“Stupid Chinese” and “Japanese Devils” on Air Canada Flight

Air Canada 747 plane.

I randomly encountered an interesting anecdote involving “racism” my Weixin (aka WeChat) feed this afternoon, posted by someone I had likewise randomly exchanged contacts after a random meeting through a mutual friend. This guy was introduced to me as something of a “Chinese internet celebrity” on Weibo or Weixin or something, but I’ve never actually looked into it so I’m assuming he’s at least a minor online personality. Long story short, the fact that we once exchanged contacts and I haven’t yet deleted him means I get to see all of his “Moments” (WeChat’s name for people’s status updates on the social network) in my feed. The guy is currently vacationing in Canada, and below is one of his first posts into his trip:

飞机快降落时,同排的亚裔男子接听电话,满口日本话。前排的白人男子脱口就是“Stupid Chinese,Fxxx”。我立马拍了那白人,指着自己“Chinese”,然后指着电话男,“Japanese”,“We r different , u know?”结果,白人男子和日本鬼子同时道歉,因为飞机颠簸过于剧烈,我被迫勉强接受。


As the plane was about to land, an Asian guy in my row picked up a phone call, and a bunch of Japanese came out of his mouth. The white guy in the row in front of us then blurts out, “Stupid Chinese, fuck”. I immediately tapped that white guy on the shoulder, pointed at myself and said “Chinese”, then pointed at the guy on the phone and said “Japanese. We are different, you know?” The white guy and the Japanese devil simultaneously apologize, and because the plane was jolting excessively, I was forced to reluctantly accept the apology [without continuing/pressing the matter].

There are at least three aspects of this anecdote that people may find noteworthy, and which of them one notices or notices first probably says a bit about oneself. I’ll list what jumped out at me, in the order it did:

  1. What the white guy blurted out loud, potentially to himself or a companion, perhaps thinking the target of his ire wouldn’t likely understand or not.
  2. The guy posting this anecdote being irked by the white guy’s “racist” generalization only to turn around and use a racial slur for the Japanese guy.
  3. The Japanese guy having his cell phone on and actually answering a call while still in the air, against well-known commercial flight regulations.

Japanese Dude Using His Phone In-Flight

I’m somewhat embarrassed that I didn’t even think much of the Japanese guy openly answering a call in-flight before being annoyed by the the white guy’s comment. Maybe my mind had already registered the English words and I had started reading the Chinese words with an intent to figure out the context leading to it so the detail about the Japanese guy using his phone before landing just fell into the background.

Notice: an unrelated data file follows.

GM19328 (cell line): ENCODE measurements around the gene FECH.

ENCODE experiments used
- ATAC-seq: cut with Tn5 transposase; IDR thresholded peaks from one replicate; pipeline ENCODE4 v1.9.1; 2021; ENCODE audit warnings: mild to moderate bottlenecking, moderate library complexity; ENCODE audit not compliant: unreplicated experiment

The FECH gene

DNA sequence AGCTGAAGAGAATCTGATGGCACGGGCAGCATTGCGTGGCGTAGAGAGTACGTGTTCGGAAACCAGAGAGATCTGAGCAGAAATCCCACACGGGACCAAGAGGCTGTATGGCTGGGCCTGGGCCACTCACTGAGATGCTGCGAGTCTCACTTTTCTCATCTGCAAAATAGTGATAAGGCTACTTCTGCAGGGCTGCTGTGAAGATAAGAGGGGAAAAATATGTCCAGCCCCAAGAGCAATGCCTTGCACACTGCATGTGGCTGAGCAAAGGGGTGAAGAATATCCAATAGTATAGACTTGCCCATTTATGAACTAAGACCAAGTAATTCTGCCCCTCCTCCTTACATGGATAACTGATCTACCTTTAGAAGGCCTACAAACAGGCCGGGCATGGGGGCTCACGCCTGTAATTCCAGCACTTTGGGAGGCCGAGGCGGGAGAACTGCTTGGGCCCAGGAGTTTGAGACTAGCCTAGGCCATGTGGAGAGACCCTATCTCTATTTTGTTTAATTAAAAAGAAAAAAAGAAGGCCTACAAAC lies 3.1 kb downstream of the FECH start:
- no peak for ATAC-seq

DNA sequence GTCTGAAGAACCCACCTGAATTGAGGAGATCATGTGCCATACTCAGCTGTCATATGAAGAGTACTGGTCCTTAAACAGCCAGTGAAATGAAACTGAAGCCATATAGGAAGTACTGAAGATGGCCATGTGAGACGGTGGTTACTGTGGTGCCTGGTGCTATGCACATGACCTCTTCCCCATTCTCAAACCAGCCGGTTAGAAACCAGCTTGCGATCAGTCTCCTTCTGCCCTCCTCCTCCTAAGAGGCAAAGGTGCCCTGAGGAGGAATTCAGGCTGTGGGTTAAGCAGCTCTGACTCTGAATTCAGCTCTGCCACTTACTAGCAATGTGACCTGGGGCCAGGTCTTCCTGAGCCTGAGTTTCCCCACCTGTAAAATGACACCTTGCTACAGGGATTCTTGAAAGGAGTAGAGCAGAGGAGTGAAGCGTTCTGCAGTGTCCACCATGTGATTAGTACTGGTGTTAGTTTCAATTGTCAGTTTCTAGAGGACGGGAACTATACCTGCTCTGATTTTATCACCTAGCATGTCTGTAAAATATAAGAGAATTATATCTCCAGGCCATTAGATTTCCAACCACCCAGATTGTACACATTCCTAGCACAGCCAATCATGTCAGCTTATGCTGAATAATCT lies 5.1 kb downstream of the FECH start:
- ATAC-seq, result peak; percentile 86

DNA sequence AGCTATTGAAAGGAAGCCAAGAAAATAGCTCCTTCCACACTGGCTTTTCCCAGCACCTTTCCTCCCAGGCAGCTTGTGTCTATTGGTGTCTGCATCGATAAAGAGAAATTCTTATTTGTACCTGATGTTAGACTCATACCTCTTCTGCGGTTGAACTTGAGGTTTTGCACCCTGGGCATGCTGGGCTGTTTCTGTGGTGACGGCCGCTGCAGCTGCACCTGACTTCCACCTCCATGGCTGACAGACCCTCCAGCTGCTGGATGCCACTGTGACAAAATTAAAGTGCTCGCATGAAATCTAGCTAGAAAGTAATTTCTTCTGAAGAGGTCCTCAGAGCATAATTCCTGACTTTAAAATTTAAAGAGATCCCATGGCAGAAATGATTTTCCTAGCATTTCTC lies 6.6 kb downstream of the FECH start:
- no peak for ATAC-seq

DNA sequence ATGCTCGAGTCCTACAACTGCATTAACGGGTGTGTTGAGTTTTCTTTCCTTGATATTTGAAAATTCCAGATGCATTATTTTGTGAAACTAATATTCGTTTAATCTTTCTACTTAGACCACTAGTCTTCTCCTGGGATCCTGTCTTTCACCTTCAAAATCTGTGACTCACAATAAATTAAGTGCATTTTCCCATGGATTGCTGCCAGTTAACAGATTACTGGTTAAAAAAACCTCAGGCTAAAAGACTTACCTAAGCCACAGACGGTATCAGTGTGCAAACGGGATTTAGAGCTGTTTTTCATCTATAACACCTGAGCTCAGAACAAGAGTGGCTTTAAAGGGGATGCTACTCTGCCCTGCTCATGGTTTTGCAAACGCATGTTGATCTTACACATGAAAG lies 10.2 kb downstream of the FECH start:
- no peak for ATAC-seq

That said, how often do we hear about Chinese plane passengers disregarding regulations and flight attendant admonishments when it comes to turning off or keeping off their cell phones? Or about unbuckling and standing up before the plane has come to a complete stop? Misbehaving to outright unruly Chinese plane passengers are a fairly common stereotype, regardless of the causes, whether it be general ignorance/inexperience, some notion of the rules not applying to them, or that their infraction is ultimately “no big deal”.

In this context where Chinese passengers are regularly negatively stereotyped and often compared unfavorably against “Japanese people”, who are often simultaneously stereotyped as something akin to “model” Asians (in the eyes of many “Westerners”), polite and civilized next to the uncouth Chinese “peasantry”, it’s impossible to not see a misbehaving Japanese passenger as some sort of “balancing of the scales”.

The feeling here isn’t that the “Westerners” who regularly criticize the Chinese think all Japanese people are perfect; the feeling is more that some Westerners too often take their stereotyping and generalizations too far. Examples that run contrary to these exaggerated stereotypes and generalizations therefore force such Westerners to backpedal just a bit when they get a little too obnoxiously and unjustifiably judgmental. The feeling is a sort of vindication, against the feeling that one is painting one side too black and another side too white.

So yeah, “Hah! Japanese guy breaking the rules! It’s not just Chinese people!”

Of course, it’s hardly just Westerners who have a negative impression of Chinese passengers, and stereotypes often have some basis in truth. The defensiveness comes from how far some critics take them, along with their tones of condescension and self-righteousness. There’s criticism and then there is bashing, and that line gets crossed quite often.